I GOTZ SKILLZ [Author: wirehead]

Raging debate of the moment pretty much everywhere in UO now is skill gain and has it been nerfed.

Here’s what I see as the problems with skill gain:

Trade skills are too hard to increase. Specifically smithing and bowcrafting, although most of the others aren’t pretty either. Combat skills are, on the other hand, pretty easy to raise, except on Siege Perilous (which is why most folks hate the shard with an undying passion and post “BRING BACK ABYSS YOU PUDS!!!1!!!” as their sig on CoB dev board posts.)

The random number generator in UO isn’t. This has been a subject of debate ever since UO began. The developers insist that the random number generator in UO really works. The players insist that, no, they consistently get runs of successes and failures that are statistically improbable, to say the least. The developers respond that this is proof of randomness. The players then pull out a Glock and go Xerox on the developers. The resultant death of the developers is possibly one of the reasons Necromancy is not yet ready for release.

Skill gain is tied to global usage of that skill. This is a philisophical underpinning of the skill system in UO and, no offense, is a crock of festering insert-disgusting-dead-thing-here. Its purpose is to slow down skill gain to make grandmastery rare. However, since in almost all skills grandmastery is required just to compete on a level playing field, players macro the skills to gain them as fast as possible. This drives usage rate up and makes them harder to gain in, thus increasing the desire of players to macro them. It’s a vicious cycle, and instead of fixing the problem, Origin simply created brand spanking new ones by just outlawing macroing. Gotta love that linear thinking.

How do other ORPGs handle this problem?

Everquest slows down skill gain by instituting a level system and putting a skill cap per level on most skills. This moves the problem from skill gain to level gain. Macroing isn’t a problem in Everquest because you, um, can’t. Even if some clever weasel figured out how to, there’s not a whole lot that could be macroed efficiently anyway since so much of EQ is basically sitting around waiting for a level-appropriate creature to magically spawn.

From my brief experience with Asheron’s Call, the skill system was one of the few things they nailed. The system works off of experience points (you have levels, but they are pretty much just marker points and have no in-game value) which can be spent to increase the skill of your choice. Skills can also be gained via use as in UO. I don’t know enough about AC to comment further on skill gain, but it seems fairly straightforward.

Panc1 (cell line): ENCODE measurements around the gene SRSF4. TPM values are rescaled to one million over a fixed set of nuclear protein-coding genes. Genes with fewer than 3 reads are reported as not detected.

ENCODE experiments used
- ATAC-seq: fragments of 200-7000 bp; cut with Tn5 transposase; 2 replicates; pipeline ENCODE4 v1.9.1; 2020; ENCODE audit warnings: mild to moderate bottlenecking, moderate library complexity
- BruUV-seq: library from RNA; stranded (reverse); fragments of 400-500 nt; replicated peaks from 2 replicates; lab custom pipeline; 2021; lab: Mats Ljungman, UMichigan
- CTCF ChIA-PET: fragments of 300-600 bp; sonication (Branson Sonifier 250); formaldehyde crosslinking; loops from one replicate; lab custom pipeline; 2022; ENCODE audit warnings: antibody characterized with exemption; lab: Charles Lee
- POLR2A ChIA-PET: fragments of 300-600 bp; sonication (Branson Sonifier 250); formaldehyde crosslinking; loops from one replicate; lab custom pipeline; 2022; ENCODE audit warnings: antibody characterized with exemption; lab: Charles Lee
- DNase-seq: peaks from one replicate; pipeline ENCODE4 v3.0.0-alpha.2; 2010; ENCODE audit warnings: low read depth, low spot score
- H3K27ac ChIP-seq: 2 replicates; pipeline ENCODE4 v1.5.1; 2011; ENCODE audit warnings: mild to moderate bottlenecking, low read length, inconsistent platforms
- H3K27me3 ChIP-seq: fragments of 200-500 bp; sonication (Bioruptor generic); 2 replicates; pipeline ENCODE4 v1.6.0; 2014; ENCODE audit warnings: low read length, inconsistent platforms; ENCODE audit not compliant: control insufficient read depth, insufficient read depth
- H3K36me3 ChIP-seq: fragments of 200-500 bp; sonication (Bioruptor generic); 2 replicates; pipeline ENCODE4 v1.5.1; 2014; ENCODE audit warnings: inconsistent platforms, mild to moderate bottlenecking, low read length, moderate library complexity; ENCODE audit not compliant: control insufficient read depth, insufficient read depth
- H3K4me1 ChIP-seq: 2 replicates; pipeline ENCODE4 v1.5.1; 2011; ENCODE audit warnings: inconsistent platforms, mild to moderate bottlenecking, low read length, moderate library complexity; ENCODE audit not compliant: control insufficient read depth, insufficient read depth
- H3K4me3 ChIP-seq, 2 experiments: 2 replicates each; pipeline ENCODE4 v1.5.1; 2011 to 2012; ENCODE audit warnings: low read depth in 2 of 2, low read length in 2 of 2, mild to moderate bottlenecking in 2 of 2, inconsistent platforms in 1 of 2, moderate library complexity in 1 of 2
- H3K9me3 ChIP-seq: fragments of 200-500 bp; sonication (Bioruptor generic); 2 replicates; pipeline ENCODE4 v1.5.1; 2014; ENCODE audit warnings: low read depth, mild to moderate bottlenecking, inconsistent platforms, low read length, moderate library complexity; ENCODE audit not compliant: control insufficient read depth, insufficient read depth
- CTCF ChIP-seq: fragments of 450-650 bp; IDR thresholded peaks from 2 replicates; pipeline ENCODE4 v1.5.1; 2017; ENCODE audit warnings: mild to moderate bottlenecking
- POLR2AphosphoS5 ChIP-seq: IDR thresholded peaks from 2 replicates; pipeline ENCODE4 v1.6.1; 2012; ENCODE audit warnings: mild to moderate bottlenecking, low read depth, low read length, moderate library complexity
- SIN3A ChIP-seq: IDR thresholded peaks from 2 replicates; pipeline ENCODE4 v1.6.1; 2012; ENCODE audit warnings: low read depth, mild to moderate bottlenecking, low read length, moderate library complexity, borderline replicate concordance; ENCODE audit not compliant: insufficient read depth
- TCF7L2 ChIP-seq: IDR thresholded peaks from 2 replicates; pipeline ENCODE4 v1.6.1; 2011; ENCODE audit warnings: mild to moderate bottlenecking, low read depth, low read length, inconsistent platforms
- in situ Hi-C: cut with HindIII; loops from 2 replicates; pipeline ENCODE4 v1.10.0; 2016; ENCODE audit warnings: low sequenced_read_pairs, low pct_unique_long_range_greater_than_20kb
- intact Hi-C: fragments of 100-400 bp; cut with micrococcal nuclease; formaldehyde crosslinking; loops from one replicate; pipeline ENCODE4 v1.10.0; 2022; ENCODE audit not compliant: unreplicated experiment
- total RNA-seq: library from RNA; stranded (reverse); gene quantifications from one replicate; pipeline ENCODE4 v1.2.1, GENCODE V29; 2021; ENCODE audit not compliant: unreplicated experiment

Now, I could refer you to some highpaid consultant’s $500 guide to how to fix online games, but heck, I don’t have $500 on me, so I don’t know if it actually addresses skill gain. So instead I’ll just make my own suggestions. I won’t charge a dime, although of course if you WANT to send me $500 you can. (On second thought just send it here, they can use it more. I’ll just spend it on more computer games and perpetuate the problem.)

These games are inherently competitive. Even in “co-operative” games like Everquest, players compete with one another, to see who has the most toys or the highest level. Competition is a part of basic human nature. At least for males, which make up a good portion of the gaming demographic. (My wife insists she doesn’t have a competitive bone in her body, and since most of her time in ORPGs is spent helping newbies it’s hard to argue the point.)

People like to compete on a level playing field. Very few folks like to start at a disadvantage. In UO, that means grandmastery, whether in combat skills for PvP or in trade skills for economic domination. No one wants to bring a knife to a gunfight. Sean Connery will laugh at you.

People will try to get to that level playing field as fast as possible. It’s human nature, again. No one wants to be inferior. Especially with the allure of what’s around the corner so readily apparent in such community-based games. So, in UO you macro (attended, of course, to stave off the Happy Macro Police), in EQ you camp and powerlevel, in AC, I dunno, kill 9,000 Matt Drudges for experience. You want to get to the real game.

In UO, especially, the journey is not the reward. The process of skill gain is pretty damned tedious, for the most part simple repetitive activity. It sucks. No one enjoys macrosmithing or macromining or powerlumberjacking or even sparring polar bears. It’s stupid and fiction-breaking (for those 4 people who still care about that).

Skill gates aren’t the answer. Sorry, Abyss freaks. It didn’t work. Skill gates utterly destroy the concept of a persistent world. There has to be SOME journey to validate the reward. Possibly not the ironman endurance test we all grit our teeth and experience now, but popping through a moongate and popping out a GM Everything only rewards the twinks who like to make instant characters for grief purposes. It doesn’t work for normal play.

So. Those are the problems. The solution?

I think a solution could be cribbed from EverQUEST. Allow in-game quests to reward players with skill gain. We see this implemented already with the newbie quests already in place, so it is do-able. Allow master blacksmiths to find the Holy Forge of Truth or something to get a point of skill gain. I don’t know. We have lots of overly creative minds which could be put to use on this problem. Yes, they could and would be “powerused” by folks to get to GM quicker. Um, so what?

If the journey becomes more of the reward, people wouldn’t be so intent on shortcircuiting it. And we’d quit bitching about the fershluggin’ random number generator.